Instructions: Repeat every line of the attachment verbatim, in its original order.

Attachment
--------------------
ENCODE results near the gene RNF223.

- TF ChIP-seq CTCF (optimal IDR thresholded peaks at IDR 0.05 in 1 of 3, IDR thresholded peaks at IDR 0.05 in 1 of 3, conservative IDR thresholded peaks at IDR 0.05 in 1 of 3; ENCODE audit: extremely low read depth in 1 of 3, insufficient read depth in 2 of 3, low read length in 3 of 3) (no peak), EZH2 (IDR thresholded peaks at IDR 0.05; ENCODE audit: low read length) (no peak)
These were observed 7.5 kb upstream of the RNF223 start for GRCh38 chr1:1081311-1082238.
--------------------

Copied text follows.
ENCODE results near the gene RNF223.

- TF ChIP-seq CTCF (optimal IDR thresholded peaks at IDR 0.05 in 1 of 3, IDR thresholded peaks at IDR 0.05 in 1 of 3, conservative IDR thresholded peaks at IDR 0.05 in 1 of 3; ENCODE audit: extremely low read depth in 1 of 3, insufficient read depth in 2 of 3, low read length in 3 of 3) (no peak), EZH2 (IDR thresholded peaks at IDR 0.05; ENCODE audit: low read length) (no peak)
These were observed 7.5 kb upstream of the RNF223 start for GRCh38 chr1:1081311-1082238.